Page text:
in Review

On the Road Again

The Road

Another one of Cormac McCarthy’s acclaimed novels takes to the big screen and although the film may not be the critical success that No Country For Old Men was it’s still a film to be reckoned with. Australian director John Hillcoat (The Proposition) takes on this gritty adaptation of the Pulitzer Prize winning novel, about a father and son surviving in a post apocalyptic America after an undisclosed disaster has taken it’s toll.

Here were shown a ravaged world of broken buildings and withered trees, where a lack of food has led to cannibalism and other extreme acts of violence. Things like electricity and even the most basic forms of technology are long gone and the world has been reduced to a primitive state full of scavengers and thieves. We follow “The Man” (Viggo Mortensen) and his unnamed son (Kodi Smit-McPhee) fighting against their surroundings in an effort to make it to the coast. Where most inhabitants have become violent and ruthless we watch as The Man tries to teach his son to survive while still maintaining some form of righteousness as a human being, as his son always wants to be assured “Were the good guys right?”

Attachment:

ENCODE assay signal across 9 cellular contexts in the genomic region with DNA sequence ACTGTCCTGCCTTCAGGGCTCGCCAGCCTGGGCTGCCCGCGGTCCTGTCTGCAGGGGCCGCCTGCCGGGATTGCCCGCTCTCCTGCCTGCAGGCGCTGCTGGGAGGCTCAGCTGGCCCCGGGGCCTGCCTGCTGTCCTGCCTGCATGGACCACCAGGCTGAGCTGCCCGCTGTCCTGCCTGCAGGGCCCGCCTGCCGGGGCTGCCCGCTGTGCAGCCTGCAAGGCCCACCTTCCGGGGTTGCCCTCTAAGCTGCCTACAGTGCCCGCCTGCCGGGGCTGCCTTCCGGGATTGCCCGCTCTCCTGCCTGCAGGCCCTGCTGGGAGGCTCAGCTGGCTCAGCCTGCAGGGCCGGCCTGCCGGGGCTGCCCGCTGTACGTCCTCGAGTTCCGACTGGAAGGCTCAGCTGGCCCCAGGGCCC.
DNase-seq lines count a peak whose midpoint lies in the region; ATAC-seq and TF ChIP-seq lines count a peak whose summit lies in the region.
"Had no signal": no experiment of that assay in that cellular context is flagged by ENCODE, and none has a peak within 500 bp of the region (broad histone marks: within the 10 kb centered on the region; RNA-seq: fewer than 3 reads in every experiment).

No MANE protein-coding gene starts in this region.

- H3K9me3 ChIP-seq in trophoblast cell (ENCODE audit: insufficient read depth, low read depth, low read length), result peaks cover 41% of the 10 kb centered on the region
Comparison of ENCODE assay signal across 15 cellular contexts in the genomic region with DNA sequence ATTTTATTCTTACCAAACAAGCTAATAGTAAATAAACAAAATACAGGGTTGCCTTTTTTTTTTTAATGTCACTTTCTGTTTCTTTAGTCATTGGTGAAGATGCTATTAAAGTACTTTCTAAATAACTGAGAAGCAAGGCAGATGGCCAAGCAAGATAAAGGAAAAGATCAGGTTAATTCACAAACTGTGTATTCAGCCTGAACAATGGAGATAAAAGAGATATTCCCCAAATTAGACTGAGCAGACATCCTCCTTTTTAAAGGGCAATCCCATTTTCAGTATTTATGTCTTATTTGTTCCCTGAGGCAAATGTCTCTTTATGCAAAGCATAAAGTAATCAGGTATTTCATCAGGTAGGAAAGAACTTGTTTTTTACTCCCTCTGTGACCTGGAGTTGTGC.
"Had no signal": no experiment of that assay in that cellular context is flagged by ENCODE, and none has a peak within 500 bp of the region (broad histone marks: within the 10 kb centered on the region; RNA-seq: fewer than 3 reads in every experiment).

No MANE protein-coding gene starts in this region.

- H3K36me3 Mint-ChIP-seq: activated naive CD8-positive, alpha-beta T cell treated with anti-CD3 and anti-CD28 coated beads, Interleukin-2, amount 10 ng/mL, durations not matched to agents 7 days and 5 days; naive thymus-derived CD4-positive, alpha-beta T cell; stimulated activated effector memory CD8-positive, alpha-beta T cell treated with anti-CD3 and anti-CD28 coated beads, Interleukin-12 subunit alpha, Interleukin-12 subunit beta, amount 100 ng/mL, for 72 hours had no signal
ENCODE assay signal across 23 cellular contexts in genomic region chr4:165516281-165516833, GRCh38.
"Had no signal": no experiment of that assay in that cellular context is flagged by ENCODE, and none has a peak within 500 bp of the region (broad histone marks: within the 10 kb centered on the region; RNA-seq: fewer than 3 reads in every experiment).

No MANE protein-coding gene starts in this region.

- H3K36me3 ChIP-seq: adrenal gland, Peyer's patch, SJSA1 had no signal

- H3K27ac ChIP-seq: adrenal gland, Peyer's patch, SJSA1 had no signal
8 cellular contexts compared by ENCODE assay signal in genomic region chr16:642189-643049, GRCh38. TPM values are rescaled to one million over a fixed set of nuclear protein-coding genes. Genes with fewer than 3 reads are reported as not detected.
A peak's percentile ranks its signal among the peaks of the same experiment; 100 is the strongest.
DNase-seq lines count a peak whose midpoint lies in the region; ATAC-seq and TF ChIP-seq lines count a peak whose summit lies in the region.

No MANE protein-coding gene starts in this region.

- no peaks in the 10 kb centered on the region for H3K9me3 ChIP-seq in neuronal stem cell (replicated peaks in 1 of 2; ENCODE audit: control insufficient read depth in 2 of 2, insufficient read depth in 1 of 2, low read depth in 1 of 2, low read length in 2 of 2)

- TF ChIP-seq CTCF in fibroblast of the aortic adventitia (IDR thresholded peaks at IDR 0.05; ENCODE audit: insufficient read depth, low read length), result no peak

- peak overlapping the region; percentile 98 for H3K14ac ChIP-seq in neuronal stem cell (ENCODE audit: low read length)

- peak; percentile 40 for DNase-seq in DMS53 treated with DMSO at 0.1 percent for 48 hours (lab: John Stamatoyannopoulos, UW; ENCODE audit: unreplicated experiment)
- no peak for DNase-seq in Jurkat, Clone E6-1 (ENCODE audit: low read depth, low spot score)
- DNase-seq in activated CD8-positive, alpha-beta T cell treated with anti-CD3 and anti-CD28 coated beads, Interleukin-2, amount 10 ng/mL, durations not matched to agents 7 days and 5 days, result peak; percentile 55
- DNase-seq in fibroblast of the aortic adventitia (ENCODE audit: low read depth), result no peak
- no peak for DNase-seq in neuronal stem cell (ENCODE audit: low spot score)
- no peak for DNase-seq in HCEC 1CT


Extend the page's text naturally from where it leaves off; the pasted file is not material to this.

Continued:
I’ll start by saying that Viggo and Kodi are both standouts in this bleak yet moving picture. Both highly convincing and strong as a struggling father and son, both worthy of Oscar nominations in my opinion. The film is essentially weighted on their performances and they truly bring Cormac McCarthy’s words to life. The supporting cast is small but as well genuine, with screen vet Robert Duvall being another standout but he’s always good.

Though it’s a deeply engaging story with a wonderful cast I think the settings and overall look steal the show. I’ve never seen such a convincing blend of CGI with nature to create such astounding surroundings. I’ll tell you now that if this film doesn’t win some kind of award for it’s setting or cinematography, then someone is about to get straight up murdered.

Though I’m yet to read the book that I bought a year ago, I hear that this was a fairly faithful adaptation. I guess all the flashback segments with Charlize Theron were new additions but those were brief and never really distracted the viewer from anything. Truly a story that captures immense violence and suspense while still keeping a sense of innocence. The Road is brimming with powerful themes of life and death and is a film that you wont soon forget. It’s definitely one of the better film’s I’ve seen this year and an excellent film to kick off the November to December transition, where the weather starts getting colder but the films start getting better.

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